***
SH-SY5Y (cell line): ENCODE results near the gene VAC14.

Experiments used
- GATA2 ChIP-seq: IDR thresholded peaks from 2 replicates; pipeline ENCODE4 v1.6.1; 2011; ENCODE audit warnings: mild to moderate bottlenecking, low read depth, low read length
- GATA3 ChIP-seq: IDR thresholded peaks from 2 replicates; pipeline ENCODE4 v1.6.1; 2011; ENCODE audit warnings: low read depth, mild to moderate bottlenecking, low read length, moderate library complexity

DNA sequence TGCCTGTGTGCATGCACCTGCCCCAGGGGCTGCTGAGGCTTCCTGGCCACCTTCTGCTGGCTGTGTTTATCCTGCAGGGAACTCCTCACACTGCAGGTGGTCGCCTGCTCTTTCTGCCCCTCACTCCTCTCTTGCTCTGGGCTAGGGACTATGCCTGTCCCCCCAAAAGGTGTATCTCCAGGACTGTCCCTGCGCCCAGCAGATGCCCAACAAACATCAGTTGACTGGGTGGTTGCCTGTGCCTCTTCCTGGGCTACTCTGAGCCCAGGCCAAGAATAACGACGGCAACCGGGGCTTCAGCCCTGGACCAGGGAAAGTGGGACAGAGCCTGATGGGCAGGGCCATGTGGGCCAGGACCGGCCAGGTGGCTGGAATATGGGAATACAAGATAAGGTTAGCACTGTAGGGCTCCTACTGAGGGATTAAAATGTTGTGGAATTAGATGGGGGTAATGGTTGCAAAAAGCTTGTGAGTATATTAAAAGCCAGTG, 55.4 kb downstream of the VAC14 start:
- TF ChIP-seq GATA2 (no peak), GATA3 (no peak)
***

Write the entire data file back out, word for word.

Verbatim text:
SH-SY5Y (cell line): ENCODE results near the gene VAC14.

Experiments used
- GATA2 ChIP-seq: IDR thresholded peaks from 2 replicates; pipeline ENCODE4 v1.6.1; 2011; ENCODE audit warnings: mild to moderate bottlenecking, low read depth, low read length
- GATA3 ChIP-seq: IDR thresholded peaks from 2 replicates; pipeline ENCODE4 v1.6.1; 2011; ENCODE audit warnings: low read depth, mild to moderate bottlenecking, low read length, moderate library complexity

DNA sequence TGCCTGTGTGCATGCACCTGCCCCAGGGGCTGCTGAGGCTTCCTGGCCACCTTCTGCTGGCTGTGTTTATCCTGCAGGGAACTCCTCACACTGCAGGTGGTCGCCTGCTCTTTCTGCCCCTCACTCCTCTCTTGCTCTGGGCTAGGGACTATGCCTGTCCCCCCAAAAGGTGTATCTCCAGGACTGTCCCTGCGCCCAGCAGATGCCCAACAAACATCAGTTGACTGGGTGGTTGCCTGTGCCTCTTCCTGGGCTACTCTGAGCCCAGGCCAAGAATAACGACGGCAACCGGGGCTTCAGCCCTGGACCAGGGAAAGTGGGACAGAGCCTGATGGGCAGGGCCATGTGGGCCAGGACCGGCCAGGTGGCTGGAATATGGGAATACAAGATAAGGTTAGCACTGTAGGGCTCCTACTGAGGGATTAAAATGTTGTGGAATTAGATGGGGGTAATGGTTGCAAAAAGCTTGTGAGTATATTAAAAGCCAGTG, 55.4 kb downstream of the VAC14 start:
- TF ChIP-seq GATA2 (no peak), GATA3 (no peak)